Last week, in a weirdly confusing yet optimistic press release, we heard that OG budgeting app Mint was shutting down and directing its customers to Intuit’s similar service, Credit Karma.
To some, it may have come as quite a surprise. For at least a decade, Mint, launched in 2006, reported that its user base was only growing. In 2016, the company said it had over 20 million users.
However, others say the only surprise comes in Intuit’s reluctance to push the app past its “Personal Financial Management” scope into “Personal Financial Performance Management”
The difference? Mint customers could track their finances. Others in the PFM space that show continued success impact their customers’ finances.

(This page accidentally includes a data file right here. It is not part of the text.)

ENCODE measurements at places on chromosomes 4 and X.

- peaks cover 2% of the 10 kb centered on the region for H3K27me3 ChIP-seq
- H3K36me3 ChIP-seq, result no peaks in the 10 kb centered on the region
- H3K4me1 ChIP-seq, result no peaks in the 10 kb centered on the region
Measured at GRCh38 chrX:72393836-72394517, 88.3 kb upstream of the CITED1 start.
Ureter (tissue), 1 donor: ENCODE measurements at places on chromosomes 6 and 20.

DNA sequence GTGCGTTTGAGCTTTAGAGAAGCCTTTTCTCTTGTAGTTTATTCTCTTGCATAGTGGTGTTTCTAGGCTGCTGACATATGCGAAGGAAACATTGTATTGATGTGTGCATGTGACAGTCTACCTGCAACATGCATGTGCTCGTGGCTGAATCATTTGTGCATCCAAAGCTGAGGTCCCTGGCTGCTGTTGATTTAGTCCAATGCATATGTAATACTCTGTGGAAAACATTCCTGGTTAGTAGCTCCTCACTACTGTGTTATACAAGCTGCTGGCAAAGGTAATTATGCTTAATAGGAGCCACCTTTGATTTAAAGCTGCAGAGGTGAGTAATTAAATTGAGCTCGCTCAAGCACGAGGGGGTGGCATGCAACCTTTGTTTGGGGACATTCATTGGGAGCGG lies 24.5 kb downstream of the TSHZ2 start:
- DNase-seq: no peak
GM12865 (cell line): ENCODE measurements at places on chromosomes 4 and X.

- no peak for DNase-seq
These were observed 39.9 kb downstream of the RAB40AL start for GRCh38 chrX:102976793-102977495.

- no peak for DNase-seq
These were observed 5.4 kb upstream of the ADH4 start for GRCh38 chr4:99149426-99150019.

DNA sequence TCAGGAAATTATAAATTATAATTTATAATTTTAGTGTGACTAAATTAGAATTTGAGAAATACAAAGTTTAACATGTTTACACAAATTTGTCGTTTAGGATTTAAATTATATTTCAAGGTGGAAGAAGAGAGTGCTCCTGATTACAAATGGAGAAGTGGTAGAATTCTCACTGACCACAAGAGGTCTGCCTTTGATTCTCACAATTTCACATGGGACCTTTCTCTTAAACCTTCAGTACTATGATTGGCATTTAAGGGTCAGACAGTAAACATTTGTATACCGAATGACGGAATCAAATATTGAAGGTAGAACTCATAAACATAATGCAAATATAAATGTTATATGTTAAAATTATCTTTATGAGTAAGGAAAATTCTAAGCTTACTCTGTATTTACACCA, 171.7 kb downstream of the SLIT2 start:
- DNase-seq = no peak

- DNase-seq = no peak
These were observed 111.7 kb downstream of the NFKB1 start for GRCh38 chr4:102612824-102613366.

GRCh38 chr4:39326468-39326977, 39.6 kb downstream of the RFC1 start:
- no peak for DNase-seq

Mint’s demise, therefore, may serve as a warning to others. PFM has evolved past plain budgeting.
While customers are still looking to “take control” of their finances, they are turning towards apps that help them actively engage. (What use is knowing that I routinely spend hundreds on something if I don’t know the other options?)
Personalization, AI, and Open Finance may all be poised perfectly to feed into this evolution.
The Demise Of Intuit Mint And Personal Financial Management
By Ron Shevlin, Senior Contributor
The shutdown of Mint offers lessons to Credit Karma—as well as to banks—on what consumers really value and what they’re willing to pay for.
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